Market update - April 2021
What an exciting couple of weeks it’s been in the property market.
A recently refurbished, four bedroom apartment in a secure, gated development just off Whitehall has been on the front pages of every national newspaper. London property developers are wondering how the refurbishment only cost £200,000.
We already knew that Dominic Cummings was a man who understood the power of telling people what they want to hear. However his bombshell that the Prime Minister isn’t a fan of the nation's favourite retailer might be Cummings’s most devious moment yet.
Boris has surely lost the Home Counties vote.
A demand driven market
According to Zoopla, The first 15 weeks of 2021 saw £149 billion worth of homes sold across the UK, double the amount sold in the same periods in both 2020 and 2019.
Chestertons reported that March saw a 57% increase in the number of people looking to buy a property in London, the most active market since 2006. This was reinforced by Knight Frank, who revealed that the same month saw the highest number of exchanges across the UK for ten years.
HMRC followed suit, announcing that revenue from Stamp Duty had increased 22% year on year, earning the government £1.196 billion in March, despite the current 0% rate up to £500,000.
Whilst the Stamp Duty holiday is clearly playing a part in these increased levels of demand, it’s not the sole reason. In early April the IMF said that the UK economy would grow up to 5.3% in 2021, up from January’s forecast of 4.5%.
Anxiety over the end of the furlough scheme could be misplaced, with economists now predicting that the potential fallout won't be as bad as initially feared.
The pre-pandemic unemployment rate was below 4%, a figure labour economists consider ‘real zero’.
The Office of National Statistics forecast an unemployment figure of 5.6% in 2020, revised down from 6.8%. It now expects unemployment to peak at 5.9% in 2022.
I have spoken in recent weeks about the impact of both private outside space and proximity to local parks on both the demand for and desirability of homes, and this is now being recognised in the available data.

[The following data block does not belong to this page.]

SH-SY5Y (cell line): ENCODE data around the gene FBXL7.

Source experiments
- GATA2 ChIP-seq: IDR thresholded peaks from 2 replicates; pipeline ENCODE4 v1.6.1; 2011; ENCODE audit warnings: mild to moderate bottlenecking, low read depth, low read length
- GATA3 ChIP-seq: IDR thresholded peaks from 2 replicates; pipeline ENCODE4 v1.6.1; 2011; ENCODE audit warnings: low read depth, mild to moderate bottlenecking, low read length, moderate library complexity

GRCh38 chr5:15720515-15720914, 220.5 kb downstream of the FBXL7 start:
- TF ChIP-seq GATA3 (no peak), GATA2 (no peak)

According to Savills, the price of living close to open space has increased over the past year. Buyers can expect to pay a premium of 15.3% to live within 100m of one of central London’s parks, up from 13.4% in 2015. The premium increases to 28.1% for properties within 50m.
The same trend is also apparent across the wider prime London market, with the pandemic having an impact on what buyers consider to be most important in a home. A year ago, only 31% of Londoners ranked proximity to a park as one of their top two priorities. That figure is now 57%.
In comparison, proximity to a tube station or place of work have become less important. Only 39% of Londoners ranked being close to a tube as one of their top two priorities, compared with 63% a year ago.
What about the kids
It’s been over 10 years since the last price correction in the London property market. During the global financial crisis, house prices fell 16%. Since then, the trajectory has been mainly upwards.
The global pandemic has done little to dampen this trend, with the Nationwide reporting 6.5% year on year growth between the end of 2019 and the end of 2020.
The Government has put a flag in the ground here. The Stamp Duty holiday and the return of 95% government backed mortgages indicates that they see an active property market as key economic growth.
This is underwritten by historically low interest rates, meaning affordability is currently less of an issue. In most instances mortgage payments are lower than rents for comparable properties.
Lenders are also responding to this government backed drive to home ownership. Earlier this month Nationwide changed the amount it would lend as a multiple of annual salary from 4.5% to 5.5%, but only on its 5 or 10 year mortgage products.
In my March market update I discussed the impact of not enough homes being built to meet demand.
As a result of both increasing prices and less stock than ever before, it’s becoming increasingly difficult for first time buyers to get on the housing ladder.
Data compiled from Zoopla, Chestertons, Knight Frank, HMR, IMF, ONS, Savills & Prime Resi
Things I’ve been inspired by this week
Greg Mckeown is someone whose work I’ve discussed before, and this week I listened to a new podcast episode with him on The Tim Ferriss show.
It’s a pretty deep dive into some things which have been on my mind lately, and I took a lot from it.
“If you focus on what you have, you gain what you lack. If you focus on what you lack, you lose what you have” - Greg Mckeown
I’ve nearly finished Adam Grant’s new book - Think Again: The Power of Knowing What You Don’t Know.
I found this article in the Harvard Business Review - To Change the Way You Think, Change the Way You See - a complementary resource in an area of my life I’m continually trying to improve.